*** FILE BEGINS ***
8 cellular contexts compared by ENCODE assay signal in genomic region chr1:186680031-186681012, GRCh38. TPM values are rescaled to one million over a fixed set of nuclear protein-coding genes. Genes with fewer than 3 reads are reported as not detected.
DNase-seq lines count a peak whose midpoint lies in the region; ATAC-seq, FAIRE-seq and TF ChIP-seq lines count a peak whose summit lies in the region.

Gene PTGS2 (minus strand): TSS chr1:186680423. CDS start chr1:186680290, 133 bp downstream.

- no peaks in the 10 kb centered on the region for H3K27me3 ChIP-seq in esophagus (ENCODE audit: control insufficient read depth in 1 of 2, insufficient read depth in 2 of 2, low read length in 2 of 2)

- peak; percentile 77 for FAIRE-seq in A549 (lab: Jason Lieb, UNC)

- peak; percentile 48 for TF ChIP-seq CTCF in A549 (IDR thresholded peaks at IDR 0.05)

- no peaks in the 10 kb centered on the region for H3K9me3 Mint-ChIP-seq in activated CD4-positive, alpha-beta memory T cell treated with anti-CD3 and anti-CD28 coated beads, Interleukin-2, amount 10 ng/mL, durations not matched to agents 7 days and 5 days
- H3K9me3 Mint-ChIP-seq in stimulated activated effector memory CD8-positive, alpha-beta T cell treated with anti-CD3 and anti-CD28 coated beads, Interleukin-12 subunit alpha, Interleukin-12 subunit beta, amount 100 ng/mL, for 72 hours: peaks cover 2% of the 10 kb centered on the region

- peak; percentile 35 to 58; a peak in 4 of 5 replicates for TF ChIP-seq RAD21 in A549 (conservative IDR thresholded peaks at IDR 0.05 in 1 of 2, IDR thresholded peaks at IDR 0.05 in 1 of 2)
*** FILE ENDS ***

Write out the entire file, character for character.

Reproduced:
8 cellular contexts compared by ENCODE assay signal in genomic region chr1:186680031-186681012, GRCh38. TPM values are rescaled to one million over a fixed set of nuclear protein-coding genes. Genes with fewer than 3 reads are reported as not detected.
DNase-seq lines count a peak whose midpoint lies in the region; ATAC-seq, FAIRE-seq and TF ChIP-seq lines count a peak whose summit lies in the region.

Gene PTGS2 (minus strand): TSS chr1:186680423. CDS start chr1:186680290, 133 bp downstream.

- no peaks in the 10 kb centered on the region for H3K27me3 ChIP-seq in esophagus (ENCODE audit: control insufficient read depth in 1 of 2, insufficient read depth in 2 of 2, low read length in 2 of 2)

- peak; percentile 77 for FAIRE-seq in A549 (lab: Jason Lieb, UNC)

- peak; percentile 48 for TF ChIP-seq CTCF in A549 (IDR thresholded peaks at IDR 0.05)

- no peaks in the 10 kb centered on the region for H3K9me3 Mint-ChIP-seq in activated CD4-positive, alpha-beta memory T cell treated with anti-CD3 and anti-CD28 coated beads, Interleukin-2, amount 10 ng/mL, durations not matched to agents 7 days and 5 days
- H3K9me3 Mint-ChIP-seq in stimulated activated effector memory CD8-positive, alpha-beta T cell treated with anti-CD3 and anti-CD28 coated beads, Interleukin-12 subunit alpha, Interleukin-12 subunit beta, amount 100 ng/mL, for 72 hours: peaks cover 2% of the 10 kb centered on the region

- peak; percentile 35 to 58; a peak in 4 of 5 replicates for TF ChIP-seq RAD21 in A549 (conservative IDR thresholded peaks at IDR 0.05 in 1 of 2, IDR thresholded peaks at IDR 0.05 in 1 of 2)